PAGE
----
Tuesday, May 29, 2012


The Pantheon is one of Rome's most famous buildings, located in Piazza della Rotunda, in the heart of the Italian capital. The Pantheon was built as a Roman temple and later it was consecrated as a Catholic Church. It is the biggest covered place without intermediate supports that was built before the invention of reinforced concrete.  

The original Pantheon was built in 27 to 25 B.C., during the third consulship of Marcis Vipsanius Agrippa, however, it was destroyed by fire in 80 A.D. The current building was built during the reign of Emperor Hadrian, about 125 A.D. 

During the Byzantine epoch, emperor Phocas gave the building to Pope Boniface IV, who re-consecrated it as a Christian Church, renaming it the "Church of Mary and all the Martyr Saints". The consecration not only spared the Pantheon from the complete dispossession, like all the other antique monuments, but it also guaranteed an uninterrupted use of the building, making it unique in the millenarian history of the city of Rome.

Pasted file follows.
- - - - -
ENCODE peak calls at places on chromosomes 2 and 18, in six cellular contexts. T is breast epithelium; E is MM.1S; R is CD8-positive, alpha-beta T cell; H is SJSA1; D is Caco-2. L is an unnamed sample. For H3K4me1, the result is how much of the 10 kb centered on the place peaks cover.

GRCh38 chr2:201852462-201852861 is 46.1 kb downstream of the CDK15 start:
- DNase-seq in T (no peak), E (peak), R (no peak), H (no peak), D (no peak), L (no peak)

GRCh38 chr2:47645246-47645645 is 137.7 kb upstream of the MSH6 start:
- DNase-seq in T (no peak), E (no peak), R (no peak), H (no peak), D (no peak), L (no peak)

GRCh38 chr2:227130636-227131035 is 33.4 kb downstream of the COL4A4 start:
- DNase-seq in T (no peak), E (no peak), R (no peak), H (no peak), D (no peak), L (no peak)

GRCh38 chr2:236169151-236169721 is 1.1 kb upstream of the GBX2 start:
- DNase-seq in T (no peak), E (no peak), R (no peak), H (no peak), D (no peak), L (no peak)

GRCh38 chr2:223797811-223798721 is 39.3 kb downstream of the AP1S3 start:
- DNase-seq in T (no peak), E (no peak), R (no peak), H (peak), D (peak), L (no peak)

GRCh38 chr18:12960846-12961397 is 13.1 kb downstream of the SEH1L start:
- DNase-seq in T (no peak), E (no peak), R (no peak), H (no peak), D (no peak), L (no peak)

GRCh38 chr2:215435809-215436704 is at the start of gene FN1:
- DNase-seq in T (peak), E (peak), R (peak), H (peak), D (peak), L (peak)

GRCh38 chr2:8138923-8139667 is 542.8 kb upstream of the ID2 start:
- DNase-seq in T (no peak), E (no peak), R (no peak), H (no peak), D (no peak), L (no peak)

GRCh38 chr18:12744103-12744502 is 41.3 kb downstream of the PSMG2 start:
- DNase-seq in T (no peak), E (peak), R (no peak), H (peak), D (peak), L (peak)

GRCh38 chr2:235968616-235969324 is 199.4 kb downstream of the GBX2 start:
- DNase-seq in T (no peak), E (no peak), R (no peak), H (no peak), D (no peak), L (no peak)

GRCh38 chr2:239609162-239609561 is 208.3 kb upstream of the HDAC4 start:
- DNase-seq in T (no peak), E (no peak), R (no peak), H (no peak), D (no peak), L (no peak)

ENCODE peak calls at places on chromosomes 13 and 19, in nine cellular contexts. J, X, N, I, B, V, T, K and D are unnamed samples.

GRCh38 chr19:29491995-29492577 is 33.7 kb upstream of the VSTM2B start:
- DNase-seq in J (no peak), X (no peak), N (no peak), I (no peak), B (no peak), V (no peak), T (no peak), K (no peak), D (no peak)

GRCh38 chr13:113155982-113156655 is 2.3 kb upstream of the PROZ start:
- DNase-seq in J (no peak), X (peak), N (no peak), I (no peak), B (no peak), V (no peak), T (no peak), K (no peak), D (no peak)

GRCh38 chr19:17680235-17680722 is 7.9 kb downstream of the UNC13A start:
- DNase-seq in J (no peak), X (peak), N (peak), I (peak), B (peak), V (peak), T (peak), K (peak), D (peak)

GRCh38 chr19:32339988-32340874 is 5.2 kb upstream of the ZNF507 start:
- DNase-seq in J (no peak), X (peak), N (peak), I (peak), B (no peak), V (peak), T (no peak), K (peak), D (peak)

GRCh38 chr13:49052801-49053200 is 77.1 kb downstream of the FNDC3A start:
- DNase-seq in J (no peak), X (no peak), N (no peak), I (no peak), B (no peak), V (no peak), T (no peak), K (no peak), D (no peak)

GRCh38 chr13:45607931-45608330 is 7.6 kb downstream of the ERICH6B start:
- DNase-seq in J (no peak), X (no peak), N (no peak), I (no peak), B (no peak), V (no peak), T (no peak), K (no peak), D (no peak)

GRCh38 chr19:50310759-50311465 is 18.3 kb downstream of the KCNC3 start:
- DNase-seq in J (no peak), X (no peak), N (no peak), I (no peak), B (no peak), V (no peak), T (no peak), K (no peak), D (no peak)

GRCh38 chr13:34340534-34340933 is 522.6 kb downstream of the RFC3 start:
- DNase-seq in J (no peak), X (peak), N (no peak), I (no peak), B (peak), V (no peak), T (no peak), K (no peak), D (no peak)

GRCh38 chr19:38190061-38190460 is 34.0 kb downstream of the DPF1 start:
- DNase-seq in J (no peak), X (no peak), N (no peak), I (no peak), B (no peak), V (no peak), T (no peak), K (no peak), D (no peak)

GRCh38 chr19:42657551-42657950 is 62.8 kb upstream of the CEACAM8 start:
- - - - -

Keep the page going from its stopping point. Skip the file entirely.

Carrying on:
The pronaos has 16 Corinthian columns made of granite. The nave of the arcade ends with a splendid bronze portal and it is the biggest and most integral of all the ancient portals currently in use in Rome.

 The hall is made up of a circular space with a hemispheric dome with a diameter of 43,30 metres, the same as its height. The dome is the centre piece of this amazing Church, which rests on a cylinder of masonry walls. In the middle of the dome is an oeil-de boeuf. The floor has a draining system for the rainwater that enters through the hole of the dome. 

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